Donald Trump’s ascendency to the presidency has had many terrible consequences. One of the most annoying is that every rich person now thinks that they too could do it. The latest billionaire to fall under the belief that he can fix America is Howard Schultz. Schultz has been an undeniable success in business. As the founder and CEO of Starbucks, he has brought an approximation of the urban coffee shop to suburbs and truck stops across America, and he has made a lot of money along the way. But is a Howard Schultz 2020 campaign a real possibility?
It sure sounds like it. Over a series of interviews and tweets this week, Schultz made clear that he believes the 2020 election needs a centrist billionaire named Howard Schultz.
I love our country, and I am seriously considering running for president as a centrist independent.— Howard Schultz (@HowardSchultz) January 28, 2019
Here’s what we know so far about the Starbucks chairman’s rumored foray into politics.
Who is Howard Schultz?
Schultz’s run seems quixotic from the outset, but that likely won’t stop the former Starbucks executive. He has earned credit as a savvy businessman and a fairly progressive CEO, offering relatively high wages and programs like tuition assistance to workers. Most recently, Starbucks organized a company-wide “racial bias training” after the arrest of two Black men at a Starbucks in Philadelphia. However, Schultz hasn’t looked nearly as competent in his other endeavors. Outside of the coffee business has been a comedy of errors, defined by appearing relentlessly out of touch.
In 2001, Schultz bought the Seattle SuperSonics. The team, fondly remembered for their strong ’90s lineup featuring Sean Kemp and Gay Payton, was driven into the ground under Schultz. Schultz botched a series of personnel and PR almost immediately, trading Gary Payton and coming up with schemes like playing jazz music in the stands. Frank Hughes of ESPN wrote of Schultz after the sale of the team:
He had become angry, bitter and maddeningly defiant, like a petulant child who decided to take his toy and go home. Only, in this case, he quite obviously threw his toy down a drainage ditch and stalked home while boldly misrepresenting the truth, telling everybody they could still play with the toy.
Schultz alienated the city by demanding public stadium subsidies in exchange for keeping the team in town. So he went down not only as a failure but as a bully. After only a half-decade of ownership, the team was sold to Oklahoma City and became the Thunder.
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Howard Schultz Starbucks leadership
You can see this character trait in Schultz’s tenure at Starbucks as well. Schultz consistently managed coffee better than people. While the company pays higher than average wages, Starbucks is a member of the The National Restaurant Association, a group that lobbies against movements like Fight for 15. The company has a history of union busting. The company has even been resistant to pushes for things like consistent scheduling and many employees do not make a living wage.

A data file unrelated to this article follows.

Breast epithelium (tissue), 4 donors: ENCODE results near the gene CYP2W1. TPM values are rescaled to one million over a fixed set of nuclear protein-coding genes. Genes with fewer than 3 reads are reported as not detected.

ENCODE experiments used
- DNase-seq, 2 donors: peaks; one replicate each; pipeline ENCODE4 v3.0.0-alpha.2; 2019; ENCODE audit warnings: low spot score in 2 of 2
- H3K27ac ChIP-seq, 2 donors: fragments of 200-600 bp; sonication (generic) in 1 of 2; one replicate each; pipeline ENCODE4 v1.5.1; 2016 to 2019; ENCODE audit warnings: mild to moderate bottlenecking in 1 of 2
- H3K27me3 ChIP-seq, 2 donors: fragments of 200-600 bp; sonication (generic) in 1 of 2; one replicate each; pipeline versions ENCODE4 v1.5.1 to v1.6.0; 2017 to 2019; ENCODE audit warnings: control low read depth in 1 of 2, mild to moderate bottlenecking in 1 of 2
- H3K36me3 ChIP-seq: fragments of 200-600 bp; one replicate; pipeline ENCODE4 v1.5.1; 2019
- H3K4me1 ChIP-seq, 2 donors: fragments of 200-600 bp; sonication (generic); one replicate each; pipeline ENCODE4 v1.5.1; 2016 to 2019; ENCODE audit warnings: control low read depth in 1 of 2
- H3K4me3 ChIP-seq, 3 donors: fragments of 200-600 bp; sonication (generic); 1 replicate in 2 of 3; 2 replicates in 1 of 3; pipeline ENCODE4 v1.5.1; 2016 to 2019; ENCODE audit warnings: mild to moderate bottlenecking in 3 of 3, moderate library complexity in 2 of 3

Schultz has been happy to provide benefits to employees that you don’t see elsewhere, but only on his terms.
Building a successful business is difficult, but those skills don’t necessarily translate to other areas. Some have compared Schultz’s reign at Starbucks to that of a benevolent dictator. While he may be a ruthless expert when it comes to selling lattes, Schultz has a much less impressive record when he has to deal with people and not coffee products.
Unfortunately for Schultz, being a politician is a lot more like running a basketball team or dealing with disgruntled employees than it is like selling a mocha frappuccino.
What are Howard Schultz’s political beliefs?
In the tradition of Steve Forbes and Michael Bloomberg, like most of the one percent, Schultz’s politics are unappealing to any segment other than rich people. He is interested in an even more conservative version of the pragmatic centrism that lost Hillary Clinton the election.
Schultz told CNBC, “It concerns me that so many voices within the Democratic Party are going so far to the left. I say to myself, ‘How are we going to pay for these things?,’ in terms of things like single payer [and] people espousing that fact that the government is going to give everyone a job. I don’t think that’s realistic.”
He went on to add that the country’s greatest threat is the national $21 trillion debt. “The only way we’re going to get out of that is we’ve got to grow the economy,” Schultz told CNBC. “And then we have to go after entitlements.”
Amazingly, in touting his potential run in January 2019, Schultz said he wouldn’t engage in hypotheticals about what he would do as president.
Which is what campaigning is.
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Will Howard Schultz run for president in 2020?
Editor’s note: This article is regularly updated for relevance.